The Choice Isn’t Between Capitalism or Socialism
Americans are once again interested in debating economic systems. The 2016 presidential candidacy of Bernie Sanders, a self-described socialist, reignited a debate about capitalism and socialism that some believed had died with the Soviet Union. Younger Americans are now divided on which system they like best:
Unfortunately, the debate over what these terms actually mean has become hopelessly muddled. Without a Soviet bloc to provide an official alternative to capitalism, people cast about for examples that fit their desired narrative. Self-appointed defenders of capitalism will point to the economic failures of the USSR, China and North Korea, or to the more recent economic disaster in Venezuela as proof positive of socialism’s defects
Socialism’s champions tend to rebut these charges by pointing to the successes of the Scandinavian countries. Sanders himself regularly praises Denmark, and occasionally Sweden, as examples of what he would like to achieve in the U.S., while others prefer Norway. But American socialists have, on occasion, received pushback from residents of those countries — in 2015, Danish Prime Minister Lars Rasmussen stated bluntly that Denmark was a market economy rather than a socialist one.
So is Sanders right, or is Rasmussen? Are the Scandinavian countries socialist or capitalist? The truth, unfortunately, is much more nuanced and complex. There will never be a clear, simple definition of socialism or capitalism, because there are multiple ways that a government can try to intervene in markets.
Markets aren’t perfect. They generate unequal outcomes, and often unfair ones, and they are subject to numerous inefficiencies. Governments can try to remedy these problems in a number of ways. They can provide services directly, as with the U.K.’s National Health Service. They can own businesses, as China does with state-owned enterprises. They can write regulations to restrain or promote various forms of market activity. They can sanction and empower various institutions like unions that counter the power of business. And they can use taxes and spending to redistribute income and wealth.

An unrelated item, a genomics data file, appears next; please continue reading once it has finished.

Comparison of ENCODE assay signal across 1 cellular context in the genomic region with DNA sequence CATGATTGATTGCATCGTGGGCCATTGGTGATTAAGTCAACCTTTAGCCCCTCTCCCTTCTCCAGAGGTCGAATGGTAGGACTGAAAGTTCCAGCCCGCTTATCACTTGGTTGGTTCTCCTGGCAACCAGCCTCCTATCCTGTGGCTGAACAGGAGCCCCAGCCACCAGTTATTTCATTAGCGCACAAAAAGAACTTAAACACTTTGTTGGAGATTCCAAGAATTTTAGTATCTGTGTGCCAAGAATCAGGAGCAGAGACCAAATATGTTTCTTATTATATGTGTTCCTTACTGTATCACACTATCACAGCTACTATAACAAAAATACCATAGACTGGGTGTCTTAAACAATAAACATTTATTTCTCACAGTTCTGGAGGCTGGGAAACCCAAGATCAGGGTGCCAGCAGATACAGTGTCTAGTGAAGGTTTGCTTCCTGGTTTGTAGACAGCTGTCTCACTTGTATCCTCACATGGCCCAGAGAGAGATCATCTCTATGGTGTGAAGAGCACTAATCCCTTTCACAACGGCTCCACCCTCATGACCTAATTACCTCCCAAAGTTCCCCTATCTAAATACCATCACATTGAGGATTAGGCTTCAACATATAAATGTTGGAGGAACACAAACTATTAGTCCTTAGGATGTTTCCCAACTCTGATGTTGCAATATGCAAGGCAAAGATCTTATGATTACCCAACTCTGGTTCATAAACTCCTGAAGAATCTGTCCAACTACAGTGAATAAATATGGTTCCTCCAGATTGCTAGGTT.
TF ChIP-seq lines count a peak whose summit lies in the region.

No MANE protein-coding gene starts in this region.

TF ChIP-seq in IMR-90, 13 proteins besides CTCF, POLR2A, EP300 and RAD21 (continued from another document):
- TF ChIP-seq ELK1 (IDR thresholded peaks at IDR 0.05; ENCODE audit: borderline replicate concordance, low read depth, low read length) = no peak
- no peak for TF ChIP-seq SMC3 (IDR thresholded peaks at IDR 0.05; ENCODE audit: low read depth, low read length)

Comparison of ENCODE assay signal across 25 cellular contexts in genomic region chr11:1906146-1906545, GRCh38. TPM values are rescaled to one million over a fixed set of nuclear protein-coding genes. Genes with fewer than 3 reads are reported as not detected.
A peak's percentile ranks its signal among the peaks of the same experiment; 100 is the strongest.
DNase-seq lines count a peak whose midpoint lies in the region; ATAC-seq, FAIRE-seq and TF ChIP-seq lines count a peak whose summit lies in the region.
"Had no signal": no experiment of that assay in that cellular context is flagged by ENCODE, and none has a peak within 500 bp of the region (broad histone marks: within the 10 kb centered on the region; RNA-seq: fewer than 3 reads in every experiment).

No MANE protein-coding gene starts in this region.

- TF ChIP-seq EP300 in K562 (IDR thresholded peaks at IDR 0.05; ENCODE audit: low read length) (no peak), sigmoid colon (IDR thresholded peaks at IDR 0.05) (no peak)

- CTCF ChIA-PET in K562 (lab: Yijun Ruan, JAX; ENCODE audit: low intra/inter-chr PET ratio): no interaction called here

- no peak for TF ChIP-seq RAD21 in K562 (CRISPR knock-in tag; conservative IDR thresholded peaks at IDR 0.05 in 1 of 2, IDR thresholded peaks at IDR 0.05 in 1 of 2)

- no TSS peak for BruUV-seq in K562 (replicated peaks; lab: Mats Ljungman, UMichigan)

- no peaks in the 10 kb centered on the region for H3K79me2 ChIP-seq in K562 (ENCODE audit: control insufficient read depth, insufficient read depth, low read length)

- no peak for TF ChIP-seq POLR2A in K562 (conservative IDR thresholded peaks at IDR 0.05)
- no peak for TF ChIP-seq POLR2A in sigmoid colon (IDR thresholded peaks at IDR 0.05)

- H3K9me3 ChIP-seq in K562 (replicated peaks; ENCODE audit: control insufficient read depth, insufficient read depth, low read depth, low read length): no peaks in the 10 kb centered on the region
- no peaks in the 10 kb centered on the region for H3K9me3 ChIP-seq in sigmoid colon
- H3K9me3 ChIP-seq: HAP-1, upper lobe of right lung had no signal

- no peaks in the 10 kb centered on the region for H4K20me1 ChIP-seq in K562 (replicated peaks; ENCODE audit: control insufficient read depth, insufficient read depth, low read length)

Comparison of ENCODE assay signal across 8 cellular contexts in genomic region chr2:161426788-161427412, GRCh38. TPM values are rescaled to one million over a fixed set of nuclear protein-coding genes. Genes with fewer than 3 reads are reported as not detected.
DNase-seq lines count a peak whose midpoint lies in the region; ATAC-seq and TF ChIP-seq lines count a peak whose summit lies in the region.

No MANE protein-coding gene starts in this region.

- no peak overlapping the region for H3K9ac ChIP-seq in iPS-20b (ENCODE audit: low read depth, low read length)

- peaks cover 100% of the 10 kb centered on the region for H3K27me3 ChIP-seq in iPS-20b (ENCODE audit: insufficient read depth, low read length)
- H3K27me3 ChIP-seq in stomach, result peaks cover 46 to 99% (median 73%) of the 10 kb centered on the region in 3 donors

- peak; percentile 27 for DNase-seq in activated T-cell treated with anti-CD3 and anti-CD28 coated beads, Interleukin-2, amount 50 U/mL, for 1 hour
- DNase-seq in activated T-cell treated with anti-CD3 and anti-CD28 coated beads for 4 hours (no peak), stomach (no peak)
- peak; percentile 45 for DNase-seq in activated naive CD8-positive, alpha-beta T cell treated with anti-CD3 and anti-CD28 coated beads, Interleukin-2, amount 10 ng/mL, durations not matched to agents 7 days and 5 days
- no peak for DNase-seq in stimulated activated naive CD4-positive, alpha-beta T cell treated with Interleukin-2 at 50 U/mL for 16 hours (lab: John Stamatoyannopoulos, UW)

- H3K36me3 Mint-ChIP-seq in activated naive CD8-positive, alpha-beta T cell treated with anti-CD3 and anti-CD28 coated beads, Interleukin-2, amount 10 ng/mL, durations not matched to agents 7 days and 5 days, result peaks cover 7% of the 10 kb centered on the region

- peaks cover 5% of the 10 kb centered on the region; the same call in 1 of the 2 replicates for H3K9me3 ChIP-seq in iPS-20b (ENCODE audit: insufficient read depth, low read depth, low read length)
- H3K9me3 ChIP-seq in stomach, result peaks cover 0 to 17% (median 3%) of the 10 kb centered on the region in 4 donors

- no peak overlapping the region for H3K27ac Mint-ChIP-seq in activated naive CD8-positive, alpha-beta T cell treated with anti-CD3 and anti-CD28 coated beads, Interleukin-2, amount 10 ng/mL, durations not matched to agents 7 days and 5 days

But governments don’t have to do all of these things at once. In Scandinavia, for example, there are a lot of government-provided services, a lot of redistribution and strong unions, but a relatively light regulatory touch otherwise. In a recent report, J.P. Morgan Asset Management researcher Michael Cembalest breaks down the Nordic model using various indicators from the World Bank and the Organization for Economic Co-operation and Development. As he notes, the Nordic countries (in which he includes the Netherlands) generally have fewer capital controls and trade barriers than the U.S. They also score quite highly on indexes of property rights and business freedom:
These indicators are compiled by the Heritage Foundation, a conservative think tank that might have reason to want to give high rankings to rich countries in order to make business freedom look more attractive. But rankings from the OECD confirm the general picture of Scandinavia as a lightly regulated place. Interestingly, the indicators also show higher direct state control of industry in the U.S.:
Labor markets are a different matter, however; Scandinavian countries generally make it harder to fire workers than the U.S. does. Unions and collective bargaining are also stronger. Interestingly, though, Cembalest finds that labor in Nordic countries claims a slightly smaller share of national income than in the U.S., suggesting that the impact of pro-business policies in those countries might outweigh the impact of labor protections when measured in purely monetary terms.